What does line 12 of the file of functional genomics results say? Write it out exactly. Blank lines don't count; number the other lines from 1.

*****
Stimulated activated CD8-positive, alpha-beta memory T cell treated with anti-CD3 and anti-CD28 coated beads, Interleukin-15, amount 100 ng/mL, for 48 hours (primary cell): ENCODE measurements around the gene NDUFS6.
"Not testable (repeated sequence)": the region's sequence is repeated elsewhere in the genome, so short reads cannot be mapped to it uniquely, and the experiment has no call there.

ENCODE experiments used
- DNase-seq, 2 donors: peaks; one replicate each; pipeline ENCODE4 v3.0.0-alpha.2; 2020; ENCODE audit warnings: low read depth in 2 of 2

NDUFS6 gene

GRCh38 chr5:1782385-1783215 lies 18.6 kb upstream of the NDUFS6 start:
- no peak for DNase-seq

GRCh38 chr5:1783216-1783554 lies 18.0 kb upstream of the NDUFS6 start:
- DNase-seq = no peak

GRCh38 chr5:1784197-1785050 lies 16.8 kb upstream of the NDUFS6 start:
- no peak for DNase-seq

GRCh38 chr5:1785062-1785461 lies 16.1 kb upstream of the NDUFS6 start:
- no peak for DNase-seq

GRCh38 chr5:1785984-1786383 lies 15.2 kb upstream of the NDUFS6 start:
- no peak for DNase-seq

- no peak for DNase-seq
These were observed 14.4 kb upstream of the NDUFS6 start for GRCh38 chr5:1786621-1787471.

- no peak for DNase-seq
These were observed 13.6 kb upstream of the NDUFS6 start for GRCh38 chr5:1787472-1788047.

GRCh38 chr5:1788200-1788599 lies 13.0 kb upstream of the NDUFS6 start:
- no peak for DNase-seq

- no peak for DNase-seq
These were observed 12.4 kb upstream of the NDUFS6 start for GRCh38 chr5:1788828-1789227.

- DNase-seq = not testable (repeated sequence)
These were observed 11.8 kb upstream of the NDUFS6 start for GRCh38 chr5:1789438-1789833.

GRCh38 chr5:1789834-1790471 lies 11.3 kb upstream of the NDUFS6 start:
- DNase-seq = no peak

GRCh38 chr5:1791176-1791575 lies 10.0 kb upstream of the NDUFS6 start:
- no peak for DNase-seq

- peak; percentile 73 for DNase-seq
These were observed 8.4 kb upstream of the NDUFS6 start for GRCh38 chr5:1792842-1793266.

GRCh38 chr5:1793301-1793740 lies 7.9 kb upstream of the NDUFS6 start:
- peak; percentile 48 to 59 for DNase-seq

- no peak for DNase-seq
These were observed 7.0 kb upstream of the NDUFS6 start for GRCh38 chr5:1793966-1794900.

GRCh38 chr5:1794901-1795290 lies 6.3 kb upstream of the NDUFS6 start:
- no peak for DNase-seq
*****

GRCh38 chr5:1785062-1785461 lies 16.1 kb upstream of the NDUFS6 start: